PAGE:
It is very typical. Whenever you start a new business, one hundred percent of your time is spent on making your product better. Awesome Idea + Awesome Product = Awesome (and by “awesome” I mean “money making”) Startup, right?
Well, not really.
The typical thinking here is this. You will create this amazing product or service and the customers will immediately rush in to buy it. And, being a perfectionist of course, if you don’t see the sales, you tend to blame―what else―the product. The product has to be improved, improved, and improved again until that mysterious BIG DAY comes, when an influx of customers, users, funds and venture capitalists will make your company a superstar! And yet the days go by and then the years, and the situation seems to be staying the same. What could possibly be the problem? One possible problem has to do with the fact that no matter how much time you spend on improving your product, the mysterious BIG DAY may never come until you start using what we call
The “One-One-One” Technique.
The “One-One-One” Technique has to do with planning your project so that for every one unit of time spent on:
1) the development of your product, you spend one unit of time on
2) marketing and at least one unit of time on
So what in the world is so special about this idea?
Marketing can never be an afterthought. For many successful startups, it has to do with spending an obscene amount of time developing those “silly” things such as detailed product descriptions, instructional videos, that Q&A section to help users get around your product, a service, or a website. And how about infographics to make your process appear as simple as possible? The reality is that often marketing takes just as much time, if not more, than creating the initial product, and those of us who have launched at least a couple of successful products in the past know its importance.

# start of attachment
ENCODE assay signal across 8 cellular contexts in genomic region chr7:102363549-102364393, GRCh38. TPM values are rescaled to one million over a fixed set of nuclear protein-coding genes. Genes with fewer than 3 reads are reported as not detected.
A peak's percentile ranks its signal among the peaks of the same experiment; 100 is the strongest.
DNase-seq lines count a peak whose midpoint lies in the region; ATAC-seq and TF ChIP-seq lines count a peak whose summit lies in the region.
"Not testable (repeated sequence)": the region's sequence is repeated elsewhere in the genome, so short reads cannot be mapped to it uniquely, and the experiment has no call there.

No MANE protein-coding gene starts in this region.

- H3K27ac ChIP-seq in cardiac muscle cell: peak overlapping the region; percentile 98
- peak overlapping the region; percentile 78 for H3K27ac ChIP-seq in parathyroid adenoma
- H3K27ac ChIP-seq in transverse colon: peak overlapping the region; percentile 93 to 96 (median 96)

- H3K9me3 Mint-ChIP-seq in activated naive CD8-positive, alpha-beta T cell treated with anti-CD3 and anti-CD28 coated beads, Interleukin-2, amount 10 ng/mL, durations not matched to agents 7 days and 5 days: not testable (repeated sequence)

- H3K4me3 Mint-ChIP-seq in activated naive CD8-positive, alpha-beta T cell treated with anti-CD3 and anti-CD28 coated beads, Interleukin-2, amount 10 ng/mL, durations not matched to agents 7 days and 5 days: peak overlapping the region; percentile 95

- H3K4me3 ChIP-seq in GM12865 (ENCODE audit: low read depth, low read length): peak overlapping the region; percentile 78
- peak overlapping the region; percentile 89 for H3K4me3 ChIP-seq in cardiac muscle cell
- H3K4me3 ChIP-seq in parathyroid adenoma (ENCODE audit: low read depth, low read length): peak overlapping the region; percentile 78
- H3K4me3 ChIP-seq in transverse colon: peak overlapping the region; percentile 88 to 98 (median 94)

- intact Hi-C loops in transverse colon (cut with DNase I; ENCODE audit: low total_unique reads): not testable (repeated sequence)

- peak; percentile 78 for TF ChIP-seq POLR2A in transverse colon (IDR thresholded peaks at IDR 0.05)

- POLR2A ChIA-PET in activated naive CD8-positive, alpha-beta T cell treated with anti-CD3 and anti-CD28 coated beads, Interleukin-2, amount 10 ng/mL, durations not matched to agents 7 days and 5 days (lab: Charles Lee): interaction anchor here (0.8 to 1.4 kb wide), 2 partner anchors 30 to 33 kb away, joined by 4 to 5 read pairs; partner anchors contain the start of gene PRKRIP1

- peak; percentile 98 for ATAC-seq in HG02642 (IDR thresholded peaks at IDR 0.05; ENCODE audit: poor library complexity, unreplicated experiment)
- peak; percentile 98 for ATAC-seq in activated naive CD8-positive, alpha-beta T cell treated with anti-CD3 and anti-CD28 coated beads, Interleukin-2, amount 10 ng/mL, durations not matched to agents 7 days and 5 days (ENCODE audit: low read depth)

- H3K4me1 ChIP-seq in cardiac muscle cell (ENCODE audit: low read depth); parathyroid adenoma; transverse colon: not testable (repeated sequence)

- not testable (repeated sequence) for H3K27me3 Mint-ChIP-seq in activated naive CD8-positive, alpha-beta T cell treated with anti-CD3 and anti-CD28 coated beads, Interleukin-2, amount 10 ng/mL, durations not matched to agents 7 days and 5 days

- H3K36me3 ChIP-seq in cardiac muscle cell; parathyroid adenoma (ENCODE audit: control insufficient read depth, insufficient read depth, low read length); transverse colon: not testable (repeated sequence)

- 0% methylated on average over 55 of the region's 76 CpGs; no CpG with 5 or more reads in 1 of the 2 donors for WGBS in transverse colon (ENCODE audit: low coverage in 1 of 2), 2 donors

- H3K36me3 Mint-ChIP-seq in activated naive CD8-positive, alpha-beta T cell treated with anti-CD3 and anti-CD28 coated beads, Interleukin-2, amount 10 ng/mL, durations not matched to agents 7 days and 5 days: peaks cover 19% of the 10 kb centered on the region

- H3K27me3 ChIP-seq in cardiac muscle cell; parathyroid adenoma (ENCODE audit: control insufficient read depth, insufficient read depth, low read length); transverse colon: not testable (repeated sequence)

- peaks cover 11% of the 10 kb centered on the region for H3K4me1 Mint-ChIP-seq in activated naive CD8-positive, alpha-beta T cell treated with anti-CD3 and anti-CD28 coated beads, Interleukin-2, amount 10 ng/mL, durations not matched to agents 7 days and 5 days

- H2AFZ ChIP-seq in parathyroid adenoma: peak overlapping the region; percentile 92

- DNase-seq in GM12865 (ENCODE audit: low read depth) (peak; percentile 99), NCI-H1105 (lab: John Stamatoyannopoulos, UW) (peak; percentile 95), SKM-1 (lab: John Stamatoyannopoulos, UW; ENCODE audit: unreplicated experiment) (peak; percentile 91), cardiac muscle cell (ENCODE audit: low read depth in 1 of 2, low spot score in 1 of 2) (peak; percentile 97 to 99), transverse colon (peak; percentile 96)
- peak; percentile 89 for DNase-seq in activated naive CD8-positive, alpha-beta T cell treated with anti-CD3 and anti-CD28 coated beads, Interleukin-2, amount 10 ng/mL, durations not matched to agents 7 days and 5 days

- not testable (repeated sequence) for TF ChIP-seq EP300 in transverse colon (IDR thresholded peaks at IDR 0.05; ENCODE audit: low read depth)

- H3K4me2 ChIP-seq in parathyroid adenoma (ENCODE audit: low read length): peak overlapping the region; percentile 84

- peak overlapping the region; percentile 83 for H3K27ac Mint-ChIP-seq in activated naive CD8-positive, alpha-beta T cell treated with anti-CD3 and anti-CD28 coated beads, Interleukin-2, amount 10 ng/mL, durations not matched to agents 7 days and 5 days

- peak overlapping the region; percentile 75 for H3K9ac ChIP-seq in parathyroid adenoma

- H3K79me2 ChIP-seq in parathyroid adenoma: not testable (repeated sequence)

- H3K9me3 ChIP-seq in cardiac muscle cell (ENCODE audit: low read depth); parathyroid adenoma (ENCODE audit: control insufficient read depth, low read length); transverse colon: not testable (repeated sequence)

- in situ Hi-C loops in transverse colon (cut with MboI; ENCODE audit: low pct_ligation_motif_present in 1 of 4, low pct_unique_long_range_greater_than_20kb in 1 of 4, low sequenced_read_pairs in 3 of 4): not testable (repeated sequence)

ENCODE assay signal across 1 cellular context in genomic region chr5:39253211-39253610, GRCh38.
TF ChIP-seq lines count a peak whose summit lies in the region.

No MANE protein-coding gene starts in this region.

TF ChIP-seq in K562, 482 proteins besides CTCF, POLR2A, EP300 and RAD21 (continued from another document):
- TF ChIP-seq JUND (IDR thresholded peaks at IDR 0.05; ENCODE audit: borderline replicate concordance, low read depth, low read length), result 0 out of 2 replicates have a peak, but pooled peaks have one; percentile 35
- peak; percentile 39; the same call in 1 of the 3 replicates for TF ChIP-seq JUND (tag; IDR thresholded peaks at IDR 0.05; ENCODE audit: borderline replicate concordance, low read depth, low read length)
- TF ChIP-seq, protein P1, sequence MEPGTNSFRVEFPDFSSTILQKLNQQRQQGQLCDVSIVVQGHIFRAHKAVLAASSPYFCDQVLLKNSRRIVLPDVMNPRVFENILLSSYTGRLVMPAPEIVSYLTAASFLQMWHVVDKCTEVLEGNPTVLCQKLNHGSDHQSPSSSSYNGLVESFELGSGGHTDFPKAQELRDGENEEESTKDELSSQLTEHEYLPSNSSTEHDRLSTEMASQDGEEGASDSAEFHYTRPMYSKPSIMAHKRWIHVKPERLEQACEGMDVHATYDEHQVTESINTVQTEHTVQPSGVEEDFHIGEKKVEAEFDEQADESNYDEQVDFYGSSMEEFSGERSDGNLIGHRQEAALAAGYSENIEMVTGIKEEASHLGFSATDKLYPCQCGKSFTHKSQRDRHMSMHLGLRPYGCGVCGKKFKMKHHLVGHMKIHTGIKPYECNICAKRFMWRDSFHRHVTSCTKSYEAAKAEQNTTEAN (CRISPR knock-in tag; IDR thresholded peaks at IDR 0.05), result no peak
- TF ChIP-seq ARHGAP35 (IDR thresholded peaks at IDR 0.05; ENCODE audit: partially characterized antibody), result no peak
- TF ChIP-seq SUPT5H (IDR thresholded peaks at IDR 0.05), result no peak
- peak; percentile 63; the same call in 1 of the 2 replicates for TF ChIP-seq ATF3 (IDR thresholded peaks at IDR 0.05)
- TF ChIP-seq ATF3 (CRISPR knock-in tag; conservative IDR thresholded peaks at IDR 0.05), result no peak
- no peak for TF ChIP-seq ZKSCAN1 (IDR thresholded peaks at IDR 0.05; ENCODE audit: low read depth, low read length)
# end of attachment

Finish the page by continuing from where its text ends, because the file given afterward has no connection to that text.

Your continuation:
Sales, a third element of your startup, is just as important. Sales has to do with placing an actual human being in front of your product. Here we are talking about live seminars, webinars, and what is commonly known as a “human being” to present your product to. How about that toll-free number that leads a potential customer or an investor to a live person? Or a live pitch person who will present your product in front of that important executive in your industry? Whether you are pitching your idea to new users, or to a venture capital firm, sales has to do with getting a pretty good handle on your sales pitch using the marketing materials you have created and the willingness reach out and to respond to your potential customers or investors at a moment’s notice.
Now the obvious question is this. How can you possibly focus on your marketing when you are still stuck in the product development stage? And how can you possibly start working on sales when you still haven’t finalized your marketing materials?
The answer is, as always, somewhat counterintuitive, and if you are familiar with launching a new product, you may already know the answer. Specifically, the best time to start developing your marketing materials (your education videos, your “how-to” help sections, your Q&As and your animation) is precisely during the time of developing your product. This will not only help you showcase all of your product’s most important features, but will save you a ton of time in the future.
Similarly, and as always, counterintuitively, the best time to start “selling” your product is before your product (your website, your store, etc.) is complete and the proverbial opening ribbon is yet to be cut. The feedback you will get from users (or customers) of your “beta” product will likely become the invaluable input you need to make your product better prior to its official launch date.
“Authentic Startup,” Author
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